• Thank you very much for your comments, Tim.

      It is true that still images in the classroom can allow space for speculation and personal response, as they are silent and motionless and encourage reflective thinking. Yet, a visually literate viewer would be able to move beyond speculation and point to what aspect of design or composition, theme or colour provokes a particular response. So, from speculation students could grow to a reasoned interpretation. This is not what the Cambridge ESOL, or the CEFR for that matter, are aiming at, but as exams are a huge motivational drive, I would agree with you that this is could be a good entry-point in which to include aspects of visual literacy in exam preparation settings.

      Your resource suggestion on Visual Thinking Strategies is a great one; a tool that can help teachers to promote thinking with images in the classroom, and making that thinking visible through classroom routines.

      All the best,



  2. Thanks for this great overview. Many of us in ELT are interested in images and have been trained in using coursebooks that, from my experience, have the typical ‘unit photo, followed by lots of exercises and the odd photo to add some context or just to liven up pages. I recently saw a great coursebook with no images and was not surprised that it hadn’t sold well. With all the interest in design and user experience in edtech, it’s not a surprise that we are starting to see ‘cooler’ texbooks but perhaps there should be more ‘leakage’ from the tech world. After all, some of the first apps and elearning were simply PDF books and copied exercises. As a coursebook utilising TED talks recently won an award, it seems logical that book writers should latch onto the edtechy multiskill world and creat mixed and blended skill activities in books to appeal to the ‘reading, texting, video watching, image cropping, image filtering’ generation. A more extreme response could just be to keep books as books and rely on this ‘books as physical objects’ kind of nostalgic market some have used now by making nice covers and emphasising the experience of bookshops and gifts as real world gifts and possessions.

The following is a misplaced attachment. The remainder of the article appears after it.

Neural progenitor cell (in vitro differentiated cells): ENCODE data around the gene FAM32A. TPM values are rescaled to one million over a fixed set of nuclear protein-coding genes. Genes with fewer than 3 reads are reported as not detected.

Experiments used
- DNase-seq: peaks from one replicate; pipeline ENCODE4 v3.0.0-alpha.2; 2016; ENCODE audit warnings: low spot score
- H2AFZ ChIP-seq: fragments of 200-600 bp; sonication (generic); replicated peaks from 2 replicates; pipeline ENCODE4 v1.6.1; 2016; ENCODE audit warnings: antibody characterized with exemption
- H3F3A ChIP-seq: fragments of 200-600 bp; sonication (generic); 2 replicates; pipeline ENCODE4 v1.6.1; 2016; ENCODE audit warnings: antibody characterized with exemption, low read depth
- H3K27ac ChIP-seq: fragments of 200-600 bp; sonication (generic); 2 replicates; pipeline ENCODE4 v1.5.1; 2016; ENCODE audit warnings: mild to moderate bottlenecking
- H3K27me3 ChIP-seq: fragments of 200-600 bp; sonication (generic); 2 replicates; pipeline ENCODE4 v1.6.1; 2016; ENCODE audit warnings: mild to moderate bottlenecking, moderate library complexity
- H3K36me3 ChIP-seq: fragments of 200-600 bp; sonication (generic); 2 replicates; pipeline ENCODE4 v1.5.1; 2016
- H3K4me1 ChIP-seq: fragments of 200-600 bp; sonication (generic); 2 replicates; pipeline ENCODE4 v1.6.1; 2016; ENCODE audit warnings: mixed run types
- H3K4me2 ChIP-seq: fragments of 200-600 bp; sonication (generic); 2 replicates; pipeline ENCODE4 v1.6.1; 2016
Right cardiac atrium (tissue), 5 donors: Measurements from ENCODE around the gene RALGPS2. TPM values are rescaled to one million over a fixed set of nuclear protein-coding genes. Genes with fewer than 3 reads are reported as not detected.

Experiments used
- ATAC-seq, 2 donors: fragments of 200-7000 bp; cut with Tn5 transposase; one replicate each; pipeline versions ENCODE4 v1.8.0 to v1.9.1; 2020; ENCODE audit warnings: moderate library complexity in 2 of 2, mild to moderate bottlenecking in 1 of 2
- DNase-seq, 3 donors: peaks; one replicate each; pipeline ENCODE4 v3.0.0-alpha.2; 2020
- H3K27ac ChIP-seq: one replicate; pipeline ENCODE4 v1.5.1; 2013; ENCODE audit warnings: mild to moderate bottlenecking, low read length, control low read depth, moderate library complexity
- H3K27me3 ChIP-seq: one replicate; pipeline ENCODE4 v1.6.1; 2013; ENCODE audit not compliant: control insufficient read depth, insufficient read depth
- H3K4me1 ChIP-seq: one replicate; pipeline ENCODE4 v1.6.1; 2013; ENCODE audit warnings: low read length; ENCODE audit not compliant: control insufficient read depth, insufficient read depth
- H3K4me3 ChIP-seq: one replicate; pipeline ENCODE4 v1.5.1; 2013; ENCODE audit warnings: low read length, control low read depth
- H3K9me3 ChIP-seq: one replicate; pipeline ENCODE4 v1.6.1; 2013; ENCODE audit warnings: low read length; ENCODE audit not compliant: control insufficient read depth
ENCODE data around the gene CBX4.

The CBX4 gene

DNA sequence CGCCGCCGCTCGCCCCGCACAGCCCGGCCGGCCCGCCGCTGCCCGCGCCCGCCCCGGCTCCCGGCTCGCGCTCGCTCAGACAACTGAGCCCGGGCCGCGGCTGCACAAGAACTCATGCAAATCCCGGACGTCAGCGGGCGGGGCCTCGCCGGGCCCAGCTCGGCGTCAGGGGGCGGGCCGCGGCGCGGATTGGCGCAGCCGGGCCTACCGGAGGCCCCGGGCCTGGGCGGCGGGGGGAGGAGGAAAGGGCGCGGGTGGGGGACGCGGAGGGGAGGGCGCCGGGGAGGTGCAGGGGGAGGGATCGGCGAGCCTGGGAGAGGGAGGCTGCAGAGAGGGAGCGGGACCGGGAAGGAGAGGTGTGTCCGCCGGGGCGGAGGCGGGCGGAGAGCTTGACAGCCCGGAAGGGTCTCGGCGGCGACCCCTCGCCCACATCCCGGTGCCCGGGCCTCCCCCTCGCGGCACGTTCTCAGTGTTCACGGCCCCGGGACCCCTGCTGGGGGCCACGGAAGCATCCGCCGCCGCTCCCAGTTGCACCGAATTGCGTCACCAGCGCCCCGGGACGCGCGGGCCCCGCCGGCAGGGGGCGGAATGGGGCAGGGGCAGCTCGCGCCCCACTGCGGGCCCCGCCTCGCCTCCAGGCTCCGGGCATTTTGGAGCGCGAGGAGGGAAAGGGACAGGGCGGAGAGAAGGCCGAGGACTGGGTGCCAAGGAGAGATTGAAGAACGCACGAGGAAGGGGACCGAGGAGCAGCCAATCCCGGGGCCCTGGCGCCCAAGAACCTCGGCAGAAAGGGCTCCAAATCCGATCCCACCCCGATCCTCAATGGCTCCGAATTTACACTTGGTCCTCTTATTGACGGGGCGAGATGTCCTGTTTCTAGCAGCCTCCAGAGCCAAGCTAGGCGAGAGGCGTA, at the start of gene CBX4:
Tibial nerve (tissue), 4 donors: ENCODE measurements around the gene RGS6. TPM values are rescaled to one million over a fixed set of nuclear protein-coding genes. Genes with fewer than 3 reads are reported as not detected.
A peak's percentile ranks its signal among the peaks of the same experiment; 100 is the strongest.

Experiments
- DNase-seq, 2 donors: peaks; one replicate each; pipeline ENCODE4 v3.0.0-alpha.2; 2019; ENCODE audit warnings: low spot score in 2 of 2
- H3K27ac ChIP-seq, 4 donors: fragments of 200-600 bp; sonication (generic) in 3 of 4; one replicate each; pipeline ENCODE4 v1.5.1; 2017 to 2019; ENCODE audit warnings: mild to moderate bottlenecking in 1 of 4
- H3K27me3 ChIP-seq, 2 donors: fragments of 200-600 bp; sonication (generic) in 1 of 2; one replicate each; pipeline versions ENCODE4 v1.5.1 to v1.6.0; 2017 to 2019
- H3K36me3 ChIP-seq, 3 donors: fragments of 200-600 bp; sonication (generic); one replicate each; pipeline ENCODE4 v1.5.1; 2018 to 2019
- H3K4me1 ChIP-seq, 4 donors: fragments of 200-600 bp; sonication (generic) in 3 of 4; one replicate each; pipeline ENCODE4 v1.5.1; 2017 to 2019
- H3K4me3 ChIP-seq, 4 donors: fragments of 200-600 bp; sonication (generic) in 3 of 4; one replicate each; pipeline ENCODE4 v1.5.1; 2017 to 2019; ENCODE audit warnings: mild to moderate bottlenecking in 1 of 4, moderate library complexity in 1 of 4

I also feel that the area of students and images is moving so fast as tech firms push forward that I as a teacher am probably quite far behind my students and what they use and think. Books, with their 3 years creation timeline, will be dated even after the first year and articles in much the same way. I can say that not just every year but every term is different in my uni as regards apps and even devices but what is clear is that images have become and will continue to be important, along with the video. Yet again, we are simply a few waves behind the tech world and the marketers in this case with their ‘images rule’ and ‘video marketing’ movements. From this angle, I see my students as customers of marketers as they latch onto whatever is ‘hot’ at the moment. As the purpose of marketers is to create needs and sell then I do wonder how much we have been influenced by decades of hoardings and magazines.

    These are interesting times form whicheer angle you come at it. Good luck with this group and well done for this first post.


    • Thank you for taking the time to respond, Phil. You raise a number of really interesting points. Let me comment on just a few:

      Coursebook producers are indeed welcoming the chance to integrate digital technologies in their products, as the tools to use them are, or will be soon, available in most classrooms. It is a way to renew the market and tap into the Generation Z demands.

      Yet for me, the important question, that should concern educators, is not, what types of images and videos the publishers are making available — which, as you correctly mention, have a rather short self-life in order to encourage consumption; but rather, what are the students doing in response to these images and videos?
      They could be doing very passive and low-order thinking activities e.g. watching and answering T/F questions with up-to-date exciting videos. Is this innovative, I wonder?

      A visual literacy component in education would support learners with tools, techniques, theories and examples to analyse, classify, critique, and create still and moving images in order to communicate effectively their own meanings. Focusing on these “viewing and representing” skills, and not on what is ‘cool’ at the moment, seems to me a priority, which is not dictated by market-driven forces, but by the skills needed to operate in an image-saturated world.

      Interesting times, indeed..

      All the best,